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Troubleshooting Encoding Errors in Ruby

Text encoding is fundamental to programming. Web sites, user data, and even the code we write are all text. When encoding breaks, it can feel like the floor is falling out from under you. You're cast into a dimension of bitmasks and codepoints. Logs and backtraces are useless. You consider trading your text editor for a hex editor. But there's hope! In this article, Jose Manuél will show us how encoding errors happen, how they're expressed in Ruby, and how to troubleshoot them.

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Evaluating Go's Package Management and Module Systems

When you're evaluating a language for your next project, few things are more important than available third-party libraries and the package manager that ties them together. While early versions of Go lacked a package manager, they've made up for lost time. In this article, Ayooluwa Isaiah introduces us to go's module ecosystem to help us decide if go is "a go" for our next project.

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Taming Legacy Code With Characterization Tests

Developers make fun of legacy systems because we're scared of them. We're afraid that the tiniest change will cause the app to break in unexpected ways. We're afraid we won't realize it until a customer complains. One way to combat this fear is through testing. In this article, José Manuel shows us how to retrofit legacy systems with acceptance test suites so we can maintain them with less fear and more confidence.

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WTF is a Convolutional Neural Network?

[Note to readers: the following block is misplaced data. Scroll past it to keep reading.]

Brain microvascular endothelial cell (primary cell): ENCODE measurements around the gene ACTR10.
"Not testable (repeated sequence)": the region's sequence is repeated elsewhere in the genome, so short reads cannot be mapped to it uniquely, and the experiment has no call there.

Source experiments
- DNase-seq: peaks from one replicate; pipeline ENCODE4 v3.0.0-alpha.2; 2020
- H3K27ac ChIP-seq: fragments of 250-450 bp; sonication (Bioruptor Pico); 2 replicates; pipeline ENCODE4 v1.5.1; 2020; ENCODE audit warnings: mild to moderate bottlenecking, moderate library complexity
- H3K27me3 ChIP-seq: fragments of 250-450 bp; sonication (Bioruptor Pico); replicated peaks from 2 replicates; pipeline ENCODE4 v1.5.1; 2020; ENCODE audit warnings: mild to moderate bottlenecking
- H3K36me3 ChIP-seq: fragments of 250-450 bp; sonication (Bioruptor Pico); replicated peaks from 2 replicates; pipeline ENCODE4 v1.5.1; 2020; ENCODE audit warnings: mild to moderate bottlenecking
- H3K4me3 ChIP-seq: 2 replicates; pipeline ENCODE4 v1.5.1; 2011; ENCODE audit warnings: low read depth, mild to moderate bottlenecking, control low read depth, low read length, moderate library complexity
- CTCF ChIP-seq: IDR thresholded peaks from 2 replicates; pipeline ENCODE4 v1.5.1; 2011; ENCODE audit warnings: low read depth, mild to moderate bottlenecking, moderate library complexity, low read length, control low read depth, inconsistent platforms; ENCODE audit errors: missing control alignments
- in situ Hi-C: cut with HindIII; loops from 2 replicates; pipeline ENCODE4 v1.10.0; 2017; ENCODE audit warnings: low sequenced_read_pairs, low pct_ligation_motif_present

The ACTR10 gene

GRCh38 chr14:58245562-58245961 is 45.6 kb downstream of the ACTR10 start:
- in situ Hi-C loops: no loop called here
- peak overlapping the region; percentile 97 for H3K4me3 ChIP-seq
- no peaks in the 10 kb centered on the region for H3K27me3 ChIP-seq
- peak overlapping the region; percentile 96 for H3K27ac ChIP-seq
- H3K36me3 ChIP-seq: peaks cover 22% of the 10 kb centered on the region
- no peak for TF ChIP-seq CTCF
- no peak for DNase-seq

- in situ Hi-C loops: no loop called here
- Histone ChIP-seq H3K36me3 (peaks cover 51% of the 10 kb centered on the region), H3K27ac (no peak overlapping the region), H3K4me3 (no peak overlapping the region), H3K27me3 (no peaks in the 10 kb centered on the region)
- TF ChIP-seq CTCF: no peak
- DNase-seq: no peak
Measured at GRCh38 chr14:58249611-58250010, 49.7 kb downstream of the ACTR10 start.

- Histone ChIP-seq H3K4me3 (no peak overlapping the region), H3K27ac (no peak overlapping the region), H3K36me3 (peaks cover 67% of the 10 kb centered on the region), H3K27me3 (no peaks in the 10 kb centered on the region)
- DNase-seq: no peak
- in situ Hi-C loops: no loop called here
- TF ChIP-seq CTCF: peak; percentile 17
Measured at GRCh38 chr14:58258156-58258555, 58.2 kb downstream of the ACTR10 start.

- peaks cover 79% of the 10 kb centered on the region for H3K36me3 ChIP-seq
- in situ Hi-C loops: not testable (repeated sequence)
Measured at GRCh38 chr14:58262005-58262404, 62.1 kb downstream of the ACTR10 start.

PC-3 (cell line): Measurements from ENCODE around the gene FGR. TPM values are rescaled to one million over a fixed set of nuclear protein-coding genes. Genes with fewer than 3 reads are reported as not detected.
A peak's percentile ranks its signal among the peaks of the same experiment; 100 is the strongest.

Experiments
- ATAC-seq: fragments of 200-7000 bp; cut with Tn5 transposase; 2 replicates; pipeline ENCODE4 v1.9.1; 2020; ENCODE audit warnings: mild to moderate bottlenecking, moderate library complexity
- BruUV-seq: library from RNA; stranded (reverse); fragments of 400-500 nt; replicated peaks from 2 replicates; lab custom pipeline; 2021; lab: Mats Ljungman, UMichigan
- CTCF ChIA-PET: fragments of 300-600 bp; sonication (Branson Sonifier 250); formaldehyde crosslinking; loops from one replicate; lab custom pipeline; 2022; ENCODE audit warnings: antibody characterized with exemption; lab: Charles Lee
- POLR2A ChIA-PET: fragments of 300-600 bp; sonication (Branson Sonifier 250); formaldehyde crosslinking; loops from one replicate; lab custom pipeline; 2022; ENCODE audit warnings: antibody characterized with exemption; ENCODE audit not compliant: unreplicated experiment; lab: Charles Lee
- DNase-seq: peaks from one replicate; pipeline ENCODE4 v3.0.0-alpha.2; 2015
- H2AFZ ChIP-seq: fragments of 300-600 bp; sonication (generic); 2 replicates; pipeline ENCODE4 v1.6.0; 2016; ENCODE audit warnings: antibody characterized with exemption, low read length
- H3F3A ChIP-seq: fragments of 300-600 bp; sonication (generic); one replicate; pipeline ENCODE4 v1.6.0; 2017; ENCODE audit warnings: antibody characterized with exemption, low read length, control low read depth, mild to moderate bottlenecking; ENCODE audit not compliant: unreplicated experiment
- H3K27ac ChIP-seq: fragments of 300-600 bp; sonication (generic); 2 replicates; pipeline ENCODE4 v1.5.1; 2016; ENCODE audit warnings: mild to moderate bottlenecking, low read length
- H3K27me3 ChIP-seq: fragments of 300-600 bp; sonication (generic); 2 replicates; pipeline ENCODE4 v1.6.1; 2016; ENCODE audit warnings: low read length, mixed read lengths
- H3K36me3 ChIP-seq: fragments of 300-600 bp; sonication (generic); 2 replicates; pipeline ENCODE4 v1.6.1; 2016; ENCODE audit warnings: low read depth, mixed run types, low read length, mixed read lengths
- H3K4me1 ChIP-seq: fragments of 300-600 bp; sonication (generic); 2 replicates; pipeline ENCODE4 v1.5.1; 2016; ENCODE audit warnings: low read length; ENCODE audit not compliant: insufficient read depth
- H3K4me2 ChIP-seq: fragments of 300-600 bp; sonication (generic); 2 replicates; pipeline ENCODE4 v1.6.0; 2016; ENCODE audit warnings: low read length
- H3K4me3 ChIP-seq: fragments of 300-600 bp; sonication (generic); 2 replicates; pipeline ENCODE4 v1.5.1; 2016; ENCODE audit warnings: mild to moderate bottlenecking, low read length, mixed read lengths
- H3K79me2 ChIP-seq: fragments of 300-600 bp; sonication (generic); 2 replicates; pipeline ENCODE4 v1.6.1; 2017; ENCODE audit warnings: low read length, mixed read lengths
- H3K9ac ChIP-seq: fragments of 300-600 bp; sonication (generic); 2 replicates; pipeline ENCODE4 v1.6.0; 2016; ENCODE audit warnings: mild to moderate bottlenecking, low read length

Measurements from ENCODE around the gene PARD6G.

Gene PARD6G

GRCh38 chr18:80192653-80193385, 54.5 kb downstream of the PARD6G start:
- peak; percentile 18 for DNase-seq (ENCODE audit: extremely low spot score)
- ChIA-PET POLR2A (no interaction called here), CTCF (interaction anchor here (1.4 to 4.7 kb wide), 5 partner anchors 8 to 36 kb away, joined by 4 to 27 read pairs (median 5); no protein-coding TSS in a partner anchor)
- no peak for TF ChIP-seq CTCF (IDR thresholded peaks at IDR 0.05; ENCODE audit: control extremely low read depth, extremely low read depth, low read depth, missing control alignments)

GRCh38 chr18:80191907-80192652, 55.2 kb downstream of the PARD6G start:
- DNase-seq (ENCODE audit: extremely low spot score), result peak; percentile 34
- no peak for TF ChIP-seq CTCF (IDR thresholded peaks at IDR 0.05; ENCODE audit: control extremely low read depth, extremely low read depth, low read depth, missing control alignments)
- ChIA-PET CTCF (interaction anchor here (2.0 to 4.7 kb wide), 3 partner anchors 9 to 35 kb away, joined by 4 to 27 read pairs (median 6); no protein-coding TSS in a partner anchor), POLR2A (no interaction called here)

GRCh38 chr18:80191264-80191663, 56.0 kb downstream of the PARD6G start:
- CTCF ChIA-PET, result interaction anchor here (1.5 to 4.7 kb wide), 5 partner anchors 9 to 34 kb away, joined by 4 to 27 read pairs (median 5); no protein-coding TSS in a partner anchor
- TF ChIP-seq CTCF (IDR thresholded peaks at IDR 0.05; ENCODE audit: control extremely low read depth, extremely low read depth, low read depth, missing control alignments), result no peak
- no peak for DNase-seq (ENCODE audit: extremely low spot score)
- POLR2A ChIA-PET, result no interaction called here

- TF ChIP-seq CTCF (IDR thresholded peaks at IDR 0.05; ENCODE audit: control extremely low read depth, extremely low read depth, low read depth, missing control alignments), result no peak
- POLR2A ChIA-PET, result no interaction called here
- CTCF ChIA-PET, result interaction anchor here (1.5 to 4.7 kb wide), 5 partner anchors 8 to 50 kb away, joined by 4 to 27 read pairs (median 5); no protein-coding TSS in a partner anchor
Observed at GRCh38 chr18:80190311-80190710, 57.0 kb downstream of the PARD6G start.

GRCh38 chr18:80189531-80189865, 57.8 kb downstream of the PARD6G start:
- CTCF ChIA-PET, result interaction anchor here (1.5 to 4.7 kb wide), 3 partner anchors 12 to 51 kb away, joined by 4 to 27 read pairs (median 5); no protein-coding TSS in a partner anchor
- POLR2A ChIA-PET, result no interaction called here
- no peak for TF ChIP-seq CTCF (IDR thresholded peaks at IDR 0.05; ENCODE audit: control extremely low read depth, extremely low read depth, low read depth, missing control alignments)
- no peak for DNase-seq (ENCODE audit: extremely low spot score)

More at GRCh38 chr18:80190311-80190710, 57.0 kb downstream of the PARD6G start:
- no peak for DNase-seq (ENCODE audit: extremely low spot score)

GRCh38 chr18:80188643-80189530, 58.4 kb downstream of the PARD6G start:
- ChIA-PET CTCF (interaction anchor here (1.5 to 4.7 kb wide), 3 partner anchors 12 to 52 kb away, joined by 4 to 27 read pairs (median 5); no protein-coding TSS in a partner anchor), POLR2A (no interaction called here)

If you are a software engineer, there's a good chance that deep learning will inevitably become part of your job in the future. Even if you're not building the models that directly use CNNs, you might have to collaborate with data scientists or help business partners better understand what is going on under the hood. In this article, Julie Kent dives into the world of convolutional neural networks and explains it all in a not-so-scary way.

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Rails Performance: When is Caching the Right Choice?

We've all been there. You're clicking around your Rails application, and it just isn't as snappy as it used to be. You start searching for a quick-fix and find a lot of talk about caching. Take your existing app, add some caching, and voila, a performance boost with minimal code changes. However, it's not this simple. Like most quick fixes, caching can have long-term costs.

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Predicting the Future With Linear Regression in Ruby

The world is full of linear relationships. When one apple costs $1 and two apples cost $2, it's easy to figure out the price of any number of apples. But what happens when you have 100s of data points? What if your data source is noisy? That's when it's helpful to use a technique called linear regression. In this article Julie Kent shows us how linear regression works, and walks through a practical example in Ruby.

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Logging in Go: Choosing a System and Using it

Go has built-in features to make it easier for programmers to implement logging. Third parties have also built additional tools to make logging easier. What's the difference between them? Which should you choose? In this article Ayooluwa Isaiah describes both of these and discusses when you'd prefer one over the other.